RESEARCH SUPPORT, NON-U.S. GOV'T
Alpha fetoprotein is increasing with age in ataxia-telangiectasia.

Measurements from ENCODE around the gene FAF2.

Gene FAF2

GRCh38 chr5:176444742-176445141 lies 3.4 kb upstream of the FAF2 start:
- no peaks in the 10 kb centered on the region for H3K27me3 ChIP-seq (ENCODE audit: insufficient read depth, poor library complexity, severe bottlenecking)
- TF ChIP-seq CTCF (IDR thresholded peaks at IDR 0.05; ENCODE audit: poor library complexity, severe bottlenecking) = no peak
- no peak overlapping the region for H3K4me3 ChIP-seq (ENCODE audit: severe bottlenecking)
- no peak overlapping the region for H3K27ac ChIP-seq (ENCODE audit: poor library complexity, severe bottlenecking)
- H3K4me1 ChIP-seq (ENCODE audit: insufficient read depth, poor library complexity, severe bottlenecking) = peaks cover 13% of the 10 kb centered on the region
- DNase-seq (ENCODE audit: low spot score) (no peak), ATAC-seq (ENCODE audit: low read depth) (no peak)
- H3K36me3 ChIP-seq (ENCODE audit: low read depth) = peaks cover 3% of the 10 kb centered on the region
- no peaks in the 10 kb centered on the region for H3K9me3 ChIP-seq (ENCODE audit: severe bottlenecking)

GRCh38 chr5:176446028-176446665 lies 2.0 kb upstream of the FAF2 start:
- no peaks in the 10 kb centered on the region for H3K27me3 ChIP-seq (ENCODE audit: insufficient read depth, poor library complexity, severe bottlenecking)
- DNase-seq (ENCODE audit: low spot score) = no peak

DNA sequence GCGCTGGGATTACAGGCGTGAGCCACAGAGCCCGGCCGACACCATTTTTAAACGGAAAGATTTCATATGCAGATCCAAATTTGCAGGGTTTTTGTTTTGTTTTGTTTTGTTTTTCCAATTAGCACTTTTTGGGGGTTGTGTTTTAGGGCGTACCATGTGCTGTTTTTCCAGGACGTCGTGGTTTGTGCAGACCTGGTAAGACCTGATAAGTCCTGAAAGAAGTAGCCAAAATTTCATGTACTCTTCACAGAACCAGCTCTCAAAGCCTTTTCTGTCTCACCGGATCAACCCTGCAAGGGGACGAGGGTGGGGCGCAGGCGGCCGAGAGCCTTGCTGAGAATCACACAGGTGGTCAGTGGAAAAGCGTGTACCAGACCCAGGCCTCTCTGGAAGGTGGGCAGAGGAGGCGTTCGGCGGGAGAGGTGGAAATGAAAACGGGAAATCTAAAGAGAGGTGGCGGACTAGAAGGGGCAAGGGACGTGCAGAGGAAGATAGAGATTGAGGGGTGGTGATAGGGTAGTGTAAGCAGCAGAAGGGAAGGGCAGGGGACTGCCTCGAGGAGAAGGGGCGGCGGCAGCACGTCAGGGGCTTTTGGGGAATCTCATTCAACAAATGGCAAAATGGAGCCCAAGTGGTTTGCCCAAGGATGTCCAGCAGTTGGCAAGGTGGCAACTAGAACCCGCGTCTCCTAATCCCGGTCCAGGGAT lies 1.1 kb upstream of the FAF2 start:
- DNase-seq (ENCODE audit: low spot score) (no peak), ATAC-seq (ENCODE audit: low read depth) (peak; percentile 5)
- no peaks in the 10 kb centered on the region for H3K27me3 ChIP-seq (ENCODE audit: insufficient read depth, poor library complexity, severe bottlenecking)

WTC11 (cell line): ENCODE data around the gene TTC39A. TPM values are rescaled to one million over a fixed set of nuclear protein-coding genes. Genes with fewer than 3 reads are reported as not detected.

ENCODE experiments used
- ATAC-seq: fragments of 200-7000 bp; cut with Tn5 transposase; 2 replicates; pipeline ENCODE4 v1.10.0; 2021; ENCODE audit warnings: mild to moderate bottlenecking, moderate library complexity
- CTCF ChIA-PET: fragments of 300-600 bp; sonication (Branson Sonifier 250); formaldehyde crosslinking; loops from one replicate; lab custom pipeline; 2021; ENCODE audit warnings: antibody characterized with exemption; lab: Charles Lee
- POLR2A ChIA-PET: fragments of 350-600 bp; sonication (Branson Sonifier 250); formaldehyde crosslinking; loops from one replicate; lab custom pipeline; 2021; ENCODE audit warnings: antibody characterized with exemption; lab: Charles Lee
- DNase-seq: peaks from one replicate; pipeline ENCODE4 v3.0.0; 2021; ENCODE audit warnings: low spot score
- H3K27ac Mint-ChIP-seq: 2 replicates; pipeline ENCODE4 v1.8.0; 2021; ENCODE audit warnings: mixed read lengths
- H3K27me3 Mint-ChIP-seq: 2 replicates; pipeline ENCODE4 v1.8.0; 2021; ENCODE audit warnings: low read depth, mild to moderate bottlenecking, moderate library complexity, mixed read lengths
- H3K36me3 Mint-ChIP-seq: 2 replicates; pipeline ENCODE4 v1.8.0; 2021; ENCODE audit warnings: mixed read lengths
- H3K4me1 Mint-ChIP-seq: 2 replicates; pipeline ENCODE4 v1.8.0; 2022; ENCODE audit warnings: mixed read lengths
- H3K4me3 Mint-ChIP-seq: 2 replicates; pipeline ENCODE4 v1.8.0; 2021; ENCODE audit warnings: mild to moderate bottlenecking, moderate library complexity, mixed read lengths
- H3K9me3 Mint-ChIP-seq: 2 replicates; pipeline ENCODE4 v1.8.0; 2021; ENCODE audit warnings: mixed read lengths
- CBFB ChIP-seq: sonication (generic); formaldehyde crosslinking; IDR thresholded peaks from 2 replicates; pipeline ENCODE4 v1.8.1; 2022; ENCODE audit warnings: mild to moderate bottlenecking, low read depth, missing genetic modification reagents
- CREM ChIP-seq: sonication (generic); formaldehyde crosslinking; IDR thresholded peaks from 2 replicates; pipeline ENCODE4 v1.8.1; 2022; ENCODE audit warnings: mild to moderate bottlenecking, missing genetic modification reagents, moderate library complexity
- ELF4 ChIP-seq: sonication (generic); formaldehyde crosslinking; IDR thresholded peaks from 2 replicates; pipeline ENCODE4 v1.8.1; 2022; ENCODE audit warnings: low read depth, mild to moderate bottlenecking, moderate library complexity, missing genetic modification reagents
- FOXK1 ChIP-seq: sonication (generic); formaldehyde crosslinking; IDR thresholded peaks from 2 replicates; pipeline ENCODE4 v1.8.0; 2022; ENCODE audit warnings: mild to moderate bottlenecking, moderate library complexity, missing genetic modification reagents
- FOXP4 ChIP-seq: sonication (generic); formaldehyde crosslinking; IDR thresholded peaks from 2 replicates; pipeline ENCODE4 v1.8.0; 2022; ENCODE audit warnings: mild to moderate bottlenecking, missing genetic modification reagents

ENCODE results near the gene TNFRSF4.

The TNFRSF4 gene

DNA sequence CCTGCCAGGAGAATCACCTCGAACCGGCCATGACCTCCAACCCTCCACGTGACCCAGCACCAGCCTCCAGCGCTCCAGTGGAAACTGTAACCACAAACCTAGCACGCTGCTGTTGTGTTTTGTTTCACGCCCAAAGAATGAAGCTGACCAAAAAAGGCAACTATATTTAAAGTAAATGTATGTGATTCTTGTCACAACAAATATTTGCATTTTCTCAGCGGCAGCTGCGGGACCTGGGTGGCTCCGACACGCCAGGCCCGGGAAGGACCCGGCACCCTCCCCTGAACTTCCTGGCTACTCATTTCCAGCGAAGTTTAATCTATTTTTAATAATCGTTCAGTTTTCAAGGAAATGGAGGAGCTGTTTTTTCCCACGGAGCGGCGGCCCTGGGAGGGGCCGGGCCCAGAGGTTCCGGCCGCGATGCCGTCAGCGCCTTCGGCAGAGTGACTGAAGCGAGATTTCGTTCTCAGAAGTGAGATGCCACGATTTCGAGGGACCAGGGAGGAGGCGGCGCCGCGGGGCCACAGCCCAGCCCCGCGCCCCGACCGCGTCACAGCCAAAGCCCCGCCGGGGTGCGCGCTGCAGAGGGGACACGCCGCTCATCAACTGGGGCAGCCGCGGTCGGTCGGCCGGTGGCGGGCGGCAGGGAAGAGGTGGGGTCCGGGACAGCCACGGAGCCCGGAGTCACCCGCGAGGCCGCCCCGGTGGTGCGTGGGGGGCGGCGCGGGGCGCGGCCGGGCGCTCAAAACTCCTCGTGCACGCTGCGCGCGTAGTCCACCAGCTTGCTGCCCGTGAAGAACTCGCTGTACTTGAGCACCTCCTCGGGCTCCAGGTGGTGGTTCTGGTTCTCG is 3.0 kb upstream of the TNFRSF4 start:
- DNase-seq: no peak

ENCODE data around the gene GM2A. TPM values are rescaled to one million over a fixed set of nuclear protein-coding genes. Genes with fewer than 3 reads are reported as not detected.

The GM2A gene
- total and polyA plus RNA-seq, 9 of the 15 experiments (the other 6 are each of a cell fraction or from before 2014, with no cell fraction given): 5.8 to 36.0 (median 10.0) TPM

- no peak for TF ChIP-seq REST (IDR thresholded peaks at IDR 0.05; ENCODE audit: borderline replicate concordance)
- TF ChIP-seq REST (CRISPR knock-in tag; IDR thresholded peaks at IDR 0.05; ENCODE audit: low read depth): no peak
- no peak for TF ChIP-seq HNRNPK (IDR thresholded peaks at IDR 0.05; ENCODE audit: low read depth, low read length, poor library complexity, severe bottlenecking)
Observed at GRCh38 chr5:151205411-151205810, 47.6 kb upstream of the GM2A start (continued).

The elevated serum alpha fetoprotein (AFP) concentration in ataxia-telangiectasia (A-T) patients has been known for decades, but the individual variation of AFP levels over time has not been studied. We have followed 12 patients (five girls and seven boys) for 1-12 years (mean 5.5 years) measuring in each patient AFP 2-8 (mean 4) times. Serum AFP levels were increased in all patients, mean 168.7 (range 40-373) kU/L, and without significant differences between the patients. There was a significant age related difference in the serum AFP level. A positive linear relationship (r=0.61, p=0.04) could be found between AFP level and age. Albumin levels were within normal range and did not change with age. Four patients had slightly increased aspartate aminotransferase (AST) levels. None of the patients had serological evidence of infectious hepatitis, and none had increased levels of carcinoembryonic antigen. Repeated standardized observations of gait function revealed no major difference in neurological deterioration between our patients. All had classical A-T disease and mainly truncating mutations; 21 out of 24 possible mutations were either frameshift or nonsense. Four were homozygous for the Norwegian ATM founder mutation. No correlation between serum AFP levels and the different ATM genotypes could be found. We conclude that serum AFP is not only elevated, but also is continuously increasing with age in patients with classical A-T disease.
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